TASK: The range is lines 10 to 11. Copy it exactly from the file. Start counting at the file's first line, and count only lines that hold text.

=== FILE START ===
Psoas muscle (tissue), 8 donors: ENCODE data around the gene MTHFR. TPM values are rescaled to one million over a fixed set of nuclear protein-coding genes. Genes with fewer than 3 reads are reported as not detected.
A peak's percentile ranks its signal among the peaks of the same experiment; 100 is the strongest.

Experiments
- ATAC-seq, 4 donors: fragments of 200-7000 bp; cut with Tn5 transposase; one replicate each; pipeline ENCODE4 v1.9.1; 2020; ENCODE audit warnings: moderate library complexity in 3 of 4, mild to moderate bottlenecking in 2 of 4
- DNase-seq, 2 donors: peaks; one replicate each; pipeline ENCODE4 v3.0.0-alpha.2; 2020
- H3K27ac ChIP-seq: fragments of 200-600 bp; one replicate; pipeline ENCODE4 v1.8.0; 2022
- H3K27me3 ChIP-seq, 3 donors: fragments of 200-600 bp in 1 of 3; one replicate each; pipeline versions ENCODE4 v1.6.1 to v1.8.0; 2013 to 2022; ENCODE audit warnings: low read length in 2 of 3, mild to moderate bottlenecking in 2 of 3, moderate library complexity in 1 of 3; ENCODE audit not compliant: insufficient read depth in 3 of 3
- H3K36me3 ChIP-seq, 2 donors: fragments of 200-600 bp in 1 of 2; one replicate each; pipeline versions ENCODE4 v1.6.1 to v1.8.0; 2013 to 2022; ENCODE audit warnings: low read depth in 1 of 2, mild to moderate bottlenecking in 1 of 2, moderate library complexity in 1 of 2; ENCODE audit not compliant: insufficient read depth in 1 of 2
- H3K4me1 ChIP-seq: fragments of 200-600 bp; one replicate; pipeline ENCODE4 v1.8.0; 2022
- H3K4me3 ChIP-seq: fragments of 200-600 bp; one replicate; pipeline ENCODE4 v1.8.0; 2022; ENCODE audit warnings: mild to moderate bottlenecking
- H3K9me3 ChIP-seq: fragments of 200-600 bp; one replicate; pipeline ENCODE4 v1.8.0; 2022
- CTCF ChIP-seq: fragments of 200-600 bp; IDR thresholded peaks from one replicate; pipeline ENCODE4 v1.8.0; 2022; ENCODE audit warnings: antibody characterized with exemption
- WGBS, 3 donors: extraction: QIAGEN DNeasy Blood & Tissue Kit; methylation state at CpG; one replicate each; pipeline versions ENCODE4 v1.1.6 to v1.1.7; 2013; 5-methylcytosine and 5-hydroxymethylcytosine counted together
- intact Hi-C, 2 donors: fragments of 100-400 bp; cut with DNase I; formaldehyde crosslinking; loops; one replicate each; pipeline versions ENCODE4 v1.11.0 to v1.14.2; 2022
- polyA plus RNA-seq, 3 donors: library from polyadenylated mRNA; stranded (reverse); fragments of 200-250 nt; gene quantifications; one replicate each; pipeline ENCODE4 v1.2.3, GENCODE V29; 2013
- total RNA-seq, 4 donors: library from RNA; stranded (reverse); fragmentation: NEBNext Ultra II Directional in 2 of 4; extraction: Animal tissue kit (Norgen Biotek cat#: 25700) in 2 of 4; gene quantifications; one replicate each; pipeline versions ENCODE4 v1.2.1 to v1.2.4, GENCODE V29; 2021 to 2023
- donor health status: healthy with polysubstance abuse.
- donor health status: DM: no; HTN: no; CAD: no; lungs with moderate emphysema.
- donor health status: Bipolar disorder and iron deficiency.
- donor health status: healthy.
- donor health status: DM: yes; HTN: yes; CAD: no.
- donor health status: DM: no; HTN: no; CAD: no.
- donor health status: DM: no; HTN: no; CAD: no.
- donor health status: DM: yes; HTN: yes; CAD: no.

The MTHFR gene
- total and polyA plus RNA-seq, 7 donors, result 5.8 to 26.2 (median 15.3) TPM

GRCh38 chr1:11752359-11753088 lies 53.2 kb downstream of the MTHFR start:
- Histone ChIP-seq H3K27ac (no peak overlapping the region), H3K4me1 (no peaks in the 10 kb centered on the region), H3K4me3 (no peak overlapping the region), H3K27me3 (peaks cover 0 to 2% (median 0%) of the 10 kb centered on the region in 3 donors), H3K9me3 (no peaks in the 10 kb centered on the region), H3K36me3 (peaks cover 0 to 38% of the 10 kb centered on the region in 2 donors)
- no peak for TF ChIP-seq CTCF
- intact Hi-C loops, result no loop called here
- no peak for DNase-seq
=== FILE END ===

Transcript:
- H3K4me3 ChIP-seq: fragments of 200-600 bp; one replicate; pipeline ENCODE4 v1.8.0; 2022; ENCODE audit warnings: mild to moderate bottlenecking
- H3K9me3 ChIP-seq: fragments of 200-600 bp; one replicate; pipeline ENCODE4 v1.8.0; 2022